CRN_32_2014_CNDVI

Figure 4. The Vegetation Condition Report for the Corn Belt for July 29 – August 11 from K-State’s Ecology and Agriculture Spatial Analysis Laboratory shows that biomass production continues to be high in all but the westernmost part of the region. Pockets of low productivity can be seen in parts of central Missouri, southern Ohio, and northern Kentucky. Topsoil moisture in central and southwestern Missouri is reported as more than 50 percent short to very short.

CRN_32_2014_PYNDVI

Figure 5. The comparison to last year in the Corn Belt for the period July 29 – August 11 from K-State’s Ecology and Agriculture Spatial Analysis Laboratory shows that conditions are generally less favorable. A large portion of southern Minnesota, central Missouri, and most of Iowa has much lower photosynthetic activity than last year. The big difference may be in crop progress. In Iowa, corn acreage is reported to be two weeks ahead of the 2013 progress, and more than 75 percent is in good to excellent condition.

CRN_32_2014_LTNDVI

 

Figure 6. Compared to the 25-year average at this time for the Corn Belt, this year’s Vegetation Condition Report for July 29 – August 11 from K-State’s Ecology and Agriculture Spatial Analysis Laboratory shows that the western portions of the region tend to have above-average photosynthetic activity. In the central portions of the Corn Belt photosynthetic activity is below average.

 

 CNT_32_2014_CNDVI

Figure 7. The Vegetation Condition Report for the U.S. for July 29 – August 11 from K-State’s Ecology and Agriculture Spatial Analysis Laboratory shows that the highest NDVI values are along the Pacific Northwest. Another high productivity area is in eastern Nebraska. The state saw widespread 1- to 2-inch rainfall last week, and 70 percent of the corn and soybeans are reported to be in good to excellent condition.

 

CNT_32_2014_PYNDVI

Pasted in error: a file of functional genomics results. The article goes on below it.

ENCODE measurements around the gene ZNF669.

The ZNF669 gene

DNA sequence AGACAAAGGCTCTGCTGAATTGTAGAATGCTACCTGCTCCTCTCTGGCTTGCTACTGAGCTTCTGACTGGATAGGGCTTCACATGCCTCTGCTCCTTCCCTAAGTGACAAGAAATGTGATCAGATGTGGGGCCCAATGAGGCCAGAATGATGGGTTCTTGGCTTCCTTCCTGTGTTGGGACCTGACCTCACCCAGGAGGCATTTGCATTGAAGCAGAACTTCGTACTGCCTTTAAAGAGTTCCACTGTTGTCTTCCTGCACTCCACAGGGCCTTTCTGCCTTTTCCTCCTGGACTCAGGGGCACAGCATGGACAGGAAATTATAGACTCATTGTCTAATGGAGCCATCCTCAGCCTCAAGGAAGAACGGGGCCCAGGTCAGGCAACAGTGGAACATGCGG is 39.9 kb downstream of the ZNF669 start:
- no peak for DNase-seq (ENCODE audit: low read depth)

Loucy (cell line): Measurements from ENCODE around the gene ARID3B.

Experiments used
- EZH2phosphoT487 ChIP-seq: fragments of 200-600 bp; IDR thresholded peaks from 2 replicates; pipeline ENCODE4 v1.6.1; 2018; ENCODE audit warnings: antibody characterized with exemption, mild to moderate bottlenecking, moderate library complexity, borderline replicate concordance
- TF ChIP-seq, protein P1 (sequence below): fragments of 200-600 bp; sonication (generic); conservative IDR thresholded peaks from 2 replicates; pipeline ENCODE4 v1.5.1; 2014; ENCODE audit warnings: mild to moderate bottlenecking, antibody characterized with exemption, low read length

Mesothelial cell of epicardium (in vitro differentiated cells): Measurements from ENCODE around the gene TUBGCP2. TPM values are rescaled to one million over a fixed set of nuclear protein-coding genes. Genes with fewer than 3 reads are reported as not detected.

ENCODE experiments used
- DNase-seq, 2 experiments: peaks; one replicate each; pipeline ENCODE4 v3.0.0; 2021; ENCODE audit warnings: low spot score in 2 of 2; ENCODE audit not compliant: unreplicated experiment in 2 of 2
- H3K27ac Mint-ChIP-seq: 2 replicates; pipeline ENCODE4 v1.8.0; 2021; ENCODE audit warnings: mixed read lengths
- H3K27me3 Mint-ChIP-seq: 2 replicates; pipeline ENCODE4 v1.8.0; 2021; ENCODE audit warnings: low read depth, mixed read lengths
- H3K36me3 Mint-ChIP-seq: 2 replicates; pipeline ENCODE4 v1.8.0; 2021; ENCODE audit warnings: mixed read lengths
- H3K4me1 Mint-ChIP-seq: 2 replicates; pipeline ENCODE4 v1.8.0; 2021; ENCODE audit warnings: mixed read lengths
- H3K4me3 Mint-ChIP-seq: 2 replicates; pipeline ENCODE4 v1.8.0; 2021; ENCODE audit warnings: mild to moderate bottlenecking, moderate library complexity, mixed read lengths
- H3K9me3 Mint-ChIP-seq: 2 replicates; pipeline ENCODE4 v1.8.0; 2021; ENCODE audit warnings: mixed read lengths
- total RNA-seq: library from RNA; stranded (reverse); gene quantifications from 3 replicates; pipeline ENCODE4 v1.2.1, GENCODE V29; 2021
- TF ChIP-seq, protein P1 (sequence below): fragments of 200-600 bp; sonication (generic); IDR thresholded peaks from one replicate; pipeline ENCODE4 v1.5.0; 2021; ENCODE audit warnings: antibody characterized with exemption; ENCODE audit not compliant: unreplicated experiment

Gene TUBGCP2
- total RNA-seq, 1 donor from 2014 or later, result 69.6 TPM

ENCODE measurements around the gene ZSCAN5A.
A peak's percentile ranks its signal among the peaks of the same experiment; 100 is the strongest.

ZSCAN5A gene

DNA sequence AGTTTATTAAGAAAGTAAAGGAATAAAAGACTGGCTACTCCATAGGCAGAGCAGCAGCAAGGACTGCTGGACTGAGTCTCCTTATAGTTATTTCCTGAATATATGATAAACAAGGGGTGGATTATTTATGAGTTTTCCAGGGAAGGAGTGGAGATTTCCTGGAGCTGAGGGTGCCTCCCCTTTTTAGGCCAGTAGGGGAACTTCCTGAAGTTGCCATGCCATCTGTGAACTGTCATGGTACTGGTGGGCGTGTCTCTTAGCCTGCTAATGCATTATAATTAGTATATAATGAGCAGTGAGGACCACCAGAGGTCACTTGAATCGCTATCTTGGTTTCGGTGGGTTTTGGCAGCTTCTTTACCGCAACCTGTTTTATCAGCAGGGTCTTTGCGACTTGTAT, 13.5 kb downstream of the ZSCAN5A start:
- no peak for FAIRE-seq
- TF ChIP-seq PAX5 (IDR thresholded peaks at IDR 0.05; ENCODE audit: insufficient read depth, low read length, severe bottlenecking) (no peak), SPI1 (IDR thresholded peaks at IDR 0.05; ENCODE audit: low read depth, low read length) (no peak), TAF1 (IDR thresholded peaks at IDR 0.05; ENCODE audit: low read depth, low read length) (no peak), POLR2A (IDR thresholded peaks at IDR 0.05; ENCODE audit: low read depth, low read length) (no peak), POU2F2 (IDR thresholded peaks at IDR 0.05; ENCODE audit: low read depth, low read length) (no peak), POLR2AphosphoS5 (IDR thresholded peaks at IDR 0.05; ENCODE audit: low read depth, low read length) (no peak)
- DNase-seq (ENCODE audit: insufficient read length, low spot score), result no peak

Figure 8. The U.S. comparison to last year at this time for the period July 29 – August 11 from K-State’s Ecology and Agriculture Spatial Analysis Laboratory shows that California stands out for much lower biomass production. The low productivity is also visible along the southern Washington border and into Idaho and Montana. To the east, pockets of lower NDVI values are side by side with higher NDVI values. In many cases, this is dependent on stage of plant development. In Iowa corn progress is 2 weeks ahead of last year at this time.

CNT_32_2014_LTNDVI

Figure 9. The U.S. comparison to the 25-year average for the period July 29 – August 11 from K-State’s Ecology and Agriculture Spatial Analysis Laboratory shows that a large portion of the West has much-lower-than-average NDVI values. This corresponds to the exceptional and extreme drought that is prevalent in the area. In the East, the lower NDVI values are mostly a factor of crop stage rather than drought stress.

 

Mary Knapp, Weather Data Library
mknapp@ksu.edu          

Kevin Price, Professor Emeritus, Agronomy and Geography, Remote Sensing, GIS
kpprice@ksu.edu

Nan An, Graduate Research Assistant, Ecology & Agriculture Spatial Analysis Laboratory (EASAL)
nanan@ksu.edu